Avatar mapplebum 
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    I refuse to buy CBD products but cannabis based muscle soreness salve definitely works.

    in reply to: What's with this CBD oil fad? #238084 Reply
    Avatar mapplebum 
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    Not everyone is as rich and independent as you, FLP. 😉  Pay it off, OP! I agree you won’t regret it.

    in reply to: I feel like paying off my small undergrad loan #237883 Reply
    Avatar mapplebum 
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    Any of you think that you might regret saving too much money now and not being able to do some of those activities when you’re older? An example is a supercar that was brought up in one of the threads or traveling to remote locations. You can enjoy a Ferrari or travel to Antartica now in your 30s and 40s and you probably won’t be able to do that in the 70s.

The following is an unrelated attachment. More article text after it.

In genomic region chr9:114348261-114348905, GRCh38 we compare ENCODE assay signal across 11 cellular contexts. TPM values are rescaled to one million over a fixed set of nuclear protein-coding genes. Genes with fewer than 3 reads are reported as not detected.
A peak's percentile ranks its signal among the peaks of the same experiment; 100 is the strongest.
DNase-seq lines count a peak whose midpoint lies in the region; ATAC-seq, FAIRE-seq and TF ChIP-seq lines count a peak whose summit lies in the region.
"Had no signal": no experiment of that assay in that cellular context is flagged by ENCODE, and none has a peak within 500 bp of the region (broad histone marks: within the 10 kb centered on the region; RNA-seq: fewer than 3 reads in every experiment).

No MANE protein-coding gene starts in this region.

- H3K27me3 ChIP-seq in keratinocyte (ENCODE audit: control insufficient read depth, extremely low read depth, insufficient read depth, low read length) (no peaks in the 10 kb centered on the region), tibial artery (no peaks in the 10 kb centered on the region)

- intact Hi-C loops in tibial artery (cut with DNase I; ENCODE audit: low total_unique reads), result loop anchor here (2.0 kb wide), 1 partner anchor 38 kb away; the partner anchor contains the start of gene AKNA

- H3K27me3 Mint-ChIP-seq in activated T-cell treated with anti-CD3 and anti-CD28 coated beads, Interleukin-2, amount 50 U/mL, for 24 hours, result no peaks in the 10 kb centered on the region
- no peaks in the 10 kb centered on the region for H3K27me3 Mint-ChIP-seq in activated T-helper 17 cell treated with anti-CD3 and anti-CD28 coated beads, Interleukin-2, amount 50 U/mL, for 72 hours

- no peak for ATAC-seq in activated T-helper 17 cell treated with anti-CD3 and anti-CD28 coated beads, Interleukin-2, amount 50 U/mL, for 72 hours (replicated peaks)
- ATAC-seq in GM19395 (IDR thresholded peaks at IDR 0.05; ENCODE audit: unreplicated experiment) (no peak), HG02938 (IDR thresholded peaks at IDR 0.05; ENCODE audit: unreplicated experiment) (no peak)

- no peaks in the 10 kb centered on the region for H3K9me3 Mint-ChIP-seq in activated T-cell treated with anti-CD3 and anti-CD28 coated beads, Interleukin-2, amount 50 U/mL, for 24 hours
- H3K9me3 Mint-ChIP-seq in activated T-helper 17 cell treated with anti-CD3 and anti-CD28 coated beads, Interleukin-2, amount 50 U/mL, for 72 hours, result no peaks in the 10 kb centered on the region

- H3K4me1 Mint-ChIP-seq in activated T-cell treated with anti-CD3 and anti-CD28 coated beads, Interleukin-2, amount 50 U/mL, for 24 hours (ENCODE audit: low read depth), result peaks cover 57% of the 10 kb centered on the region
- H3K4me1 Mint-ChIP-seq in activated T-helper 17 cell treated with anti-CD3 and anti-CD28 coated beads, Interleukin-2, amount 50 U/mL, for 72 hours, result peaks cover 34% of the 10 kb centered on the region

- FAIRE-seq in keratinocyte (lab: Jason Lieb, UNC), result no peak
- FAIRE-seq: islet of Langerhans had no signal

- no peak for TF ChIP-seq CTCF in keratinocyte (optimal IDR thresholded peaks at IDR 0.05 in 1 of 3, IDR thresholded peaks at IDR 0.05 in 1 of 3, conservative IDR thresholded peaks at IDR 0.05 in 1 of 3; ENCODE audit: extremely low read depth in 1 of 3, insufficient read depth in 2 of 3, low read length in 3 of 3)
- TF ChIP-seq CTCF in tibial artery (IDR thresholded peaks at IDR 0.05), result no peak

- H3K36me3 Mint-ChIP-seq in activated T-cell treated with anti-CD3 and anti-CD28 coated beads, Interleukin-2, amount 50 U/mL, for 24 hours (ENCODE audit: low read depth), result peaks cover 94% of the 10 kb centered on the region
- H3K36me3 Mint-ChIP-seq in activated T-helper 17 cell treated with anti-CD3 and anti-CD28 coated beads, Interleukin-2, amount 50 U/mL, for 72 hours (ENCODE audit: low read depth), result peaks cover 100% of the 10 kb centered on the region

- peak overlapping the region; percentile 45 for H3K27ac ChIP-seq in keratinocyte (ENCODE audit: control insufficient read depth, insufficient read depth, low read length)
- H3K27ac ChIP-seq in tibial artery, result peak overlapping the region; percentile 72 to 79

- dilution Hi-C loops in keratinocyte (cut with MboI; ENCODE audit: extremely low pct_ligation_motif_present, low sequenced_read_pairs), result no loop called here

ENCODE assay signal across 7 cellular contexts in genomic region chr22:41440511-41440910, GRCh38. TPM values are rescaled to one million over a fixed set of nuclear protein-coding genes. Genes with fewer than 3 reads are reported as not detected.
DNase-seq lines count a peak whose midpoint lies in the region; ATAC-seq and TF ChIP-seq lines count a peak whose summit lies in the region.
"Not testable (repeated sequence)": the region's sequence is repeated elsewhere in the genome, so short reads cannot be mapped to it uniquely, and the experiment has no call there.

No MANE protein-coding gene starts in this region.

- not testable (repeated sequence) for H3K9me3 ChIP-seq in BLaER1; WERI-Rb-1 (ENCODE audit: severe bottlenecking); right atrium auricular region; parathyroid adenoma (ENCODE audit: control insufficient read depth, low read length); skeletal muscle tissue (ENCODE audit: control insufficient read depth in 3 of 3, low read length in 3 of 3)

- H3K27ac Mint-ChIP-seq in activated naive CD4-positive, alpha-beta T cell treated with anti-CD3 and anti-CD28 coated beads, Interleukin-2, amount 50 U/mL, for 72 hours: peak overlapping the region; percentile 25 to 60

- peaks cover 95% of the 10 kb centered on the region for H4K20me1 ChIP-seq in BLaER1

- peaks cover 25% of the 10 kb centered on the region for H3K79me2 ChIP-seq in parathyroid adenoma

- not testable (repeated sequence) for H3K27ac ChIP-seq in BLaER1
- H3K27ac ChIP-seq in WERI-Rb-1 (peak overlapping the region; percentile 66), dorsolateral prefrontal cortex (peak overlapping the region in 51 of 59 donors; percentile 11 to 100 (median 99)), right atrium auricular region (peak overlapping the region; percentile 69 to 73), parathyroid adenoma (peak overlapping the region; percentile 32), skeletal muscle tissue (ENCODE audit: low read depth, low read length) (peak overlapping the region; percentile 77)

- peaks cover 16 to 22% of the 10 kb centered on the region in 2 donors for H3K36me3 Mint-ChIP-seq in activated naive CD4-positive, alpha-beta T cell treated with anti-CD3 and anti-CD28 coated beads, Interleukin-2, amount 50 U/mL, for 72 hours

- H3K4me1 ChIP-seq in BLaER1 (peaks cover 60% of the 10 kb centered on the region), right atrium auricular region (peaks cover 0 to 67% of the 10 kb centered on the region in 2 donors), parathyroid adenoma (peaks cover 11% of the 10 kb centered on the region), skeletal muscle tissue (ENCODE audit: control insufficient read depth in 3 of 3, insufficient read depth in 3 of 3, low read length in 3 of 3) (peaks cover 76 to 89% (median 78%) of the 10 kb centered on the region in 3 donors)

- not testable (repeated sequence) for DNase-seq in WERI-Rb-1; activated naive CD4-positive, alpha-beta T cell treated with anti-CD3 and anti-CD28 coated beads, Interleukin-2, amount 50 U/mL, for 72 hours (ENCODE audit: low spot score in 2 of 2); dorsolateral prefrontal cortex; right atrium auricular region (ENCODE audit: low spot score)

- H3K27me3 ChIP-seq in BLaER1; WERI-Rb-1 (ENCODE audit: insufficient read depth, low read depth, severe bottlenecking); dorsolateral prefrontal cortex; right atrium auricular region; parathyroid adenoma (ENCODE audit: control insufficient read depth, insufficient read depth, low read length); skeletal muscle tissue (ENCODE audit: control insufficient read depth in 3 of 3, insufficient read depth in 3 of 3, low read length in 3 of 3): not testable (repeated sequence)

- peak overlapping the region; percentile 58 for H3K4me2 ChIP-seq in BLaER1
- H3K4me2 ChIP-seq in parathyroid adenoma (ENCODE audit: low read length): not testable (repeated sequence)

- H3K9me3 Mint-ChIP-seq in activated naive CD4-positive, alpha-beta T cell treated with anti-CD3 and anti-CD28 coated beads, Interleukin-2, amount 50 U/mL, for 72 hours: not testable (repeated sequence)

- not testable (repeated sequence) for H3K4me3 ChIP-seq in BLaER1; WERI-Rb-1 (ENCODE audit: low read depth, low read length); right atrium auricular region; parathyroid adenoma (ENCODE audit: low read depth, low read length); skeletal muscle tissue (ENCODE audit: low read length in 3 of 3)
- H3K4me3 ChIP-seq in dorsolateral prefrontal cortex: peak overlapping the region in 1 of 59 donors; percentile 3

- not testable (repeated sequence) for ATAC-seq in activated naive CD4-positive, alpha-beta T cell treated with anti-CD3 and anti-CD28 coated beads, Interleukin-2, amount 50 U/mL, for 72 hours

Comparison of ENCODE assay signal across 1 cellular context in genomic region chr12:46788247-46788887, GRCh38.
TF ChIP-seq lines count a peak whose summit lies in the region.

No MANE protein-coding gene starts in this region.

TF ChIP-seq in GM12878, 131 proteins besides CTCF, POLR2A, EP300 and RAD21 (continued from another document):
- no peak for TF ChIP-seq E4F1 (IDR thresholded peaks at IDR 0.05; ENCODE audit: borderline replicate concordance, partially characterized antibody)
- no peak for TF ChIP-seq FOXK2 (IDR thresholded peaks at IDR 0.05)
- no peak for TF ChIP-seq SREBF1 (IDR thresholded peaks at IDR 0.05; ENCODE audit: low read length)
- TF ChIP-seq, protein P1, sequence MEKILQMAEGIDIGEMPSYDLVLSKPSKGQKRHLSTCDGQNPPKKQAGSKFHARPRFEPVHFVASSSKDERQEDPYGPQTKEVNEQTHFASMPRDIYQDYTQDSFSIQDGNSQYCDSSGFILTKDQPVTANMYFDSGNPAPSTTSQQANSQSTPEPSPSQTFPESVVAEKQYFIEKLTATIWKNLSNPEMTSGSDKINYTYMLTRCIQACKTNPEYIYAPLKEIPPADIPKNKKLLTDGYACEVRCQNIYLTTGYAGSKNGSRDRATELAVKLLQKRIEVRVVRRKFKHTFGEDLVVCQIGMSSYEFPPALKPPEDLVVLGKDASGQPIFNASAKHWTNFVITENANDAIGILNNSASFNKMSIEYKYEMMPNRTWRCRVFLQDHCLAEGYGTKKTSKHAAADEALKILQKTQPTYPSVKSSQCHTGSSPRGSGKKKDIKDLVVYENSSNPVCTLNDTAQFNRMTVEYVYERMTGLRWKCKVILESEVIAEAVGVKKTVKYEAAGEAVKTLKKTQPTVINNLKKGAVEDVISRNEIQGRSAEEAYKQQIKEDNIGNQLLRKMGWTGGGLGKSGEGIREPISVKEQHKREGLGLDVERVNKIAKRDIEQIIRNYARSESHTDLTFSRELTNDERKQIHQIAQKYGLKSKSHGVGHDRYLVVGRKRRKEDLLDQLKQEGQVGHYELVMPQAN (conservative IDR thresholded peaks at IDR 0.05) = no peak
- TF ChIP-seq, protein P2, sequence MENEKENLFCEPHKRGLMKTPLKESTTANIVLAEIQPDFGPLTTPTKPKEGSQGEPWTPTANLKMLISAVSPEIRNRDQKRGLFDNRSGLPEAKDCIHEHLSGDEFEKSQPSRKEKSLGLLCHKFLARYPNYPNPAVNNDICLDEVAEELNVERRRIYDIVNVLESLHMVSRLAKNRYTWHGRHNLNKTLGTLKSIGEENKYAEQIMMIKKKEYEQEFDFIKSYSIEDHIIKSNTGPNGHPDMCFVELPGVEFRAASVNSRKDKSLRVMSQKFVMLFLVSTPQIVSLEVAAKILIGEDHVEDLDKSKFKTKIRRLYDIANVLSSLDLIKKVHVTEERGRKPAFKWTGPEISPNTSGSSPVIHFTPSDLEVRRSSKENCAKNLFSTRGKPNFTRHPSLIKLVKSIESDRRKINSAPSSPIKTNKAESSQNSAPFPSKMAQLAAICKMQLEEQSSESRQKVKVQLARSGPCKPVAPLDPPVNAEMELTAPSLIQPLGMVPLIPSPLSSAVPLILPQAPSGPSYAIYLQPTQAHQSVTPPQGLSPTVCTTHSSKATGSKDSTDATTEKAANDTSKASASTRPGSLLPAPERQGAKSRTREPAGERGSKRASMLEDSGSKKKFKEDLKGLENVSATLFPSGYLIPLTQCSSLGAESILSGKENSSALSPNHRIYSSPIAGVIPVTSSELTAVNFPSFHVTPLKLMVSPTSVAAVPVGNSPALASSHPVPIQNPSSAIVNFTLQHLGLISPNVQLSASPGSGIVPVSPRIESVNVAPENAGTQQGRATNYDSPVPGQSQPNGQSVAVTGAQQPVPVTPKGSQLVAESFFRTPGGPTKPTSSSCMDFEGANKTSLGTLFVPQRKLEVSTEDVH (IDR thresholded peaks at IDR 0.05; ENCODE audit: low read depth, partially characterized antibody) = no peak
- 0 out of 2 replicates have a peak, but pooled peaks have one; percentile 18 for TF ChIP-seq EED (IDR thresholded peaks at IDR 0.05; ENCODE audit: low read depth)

Click to expand…

    I disagree that you can’t enjoy those things in your 70’s. Unless you’re trying to pick up chicks but even then I’d feel a little more proud of myself for doing so at 70 than 30. But I digress.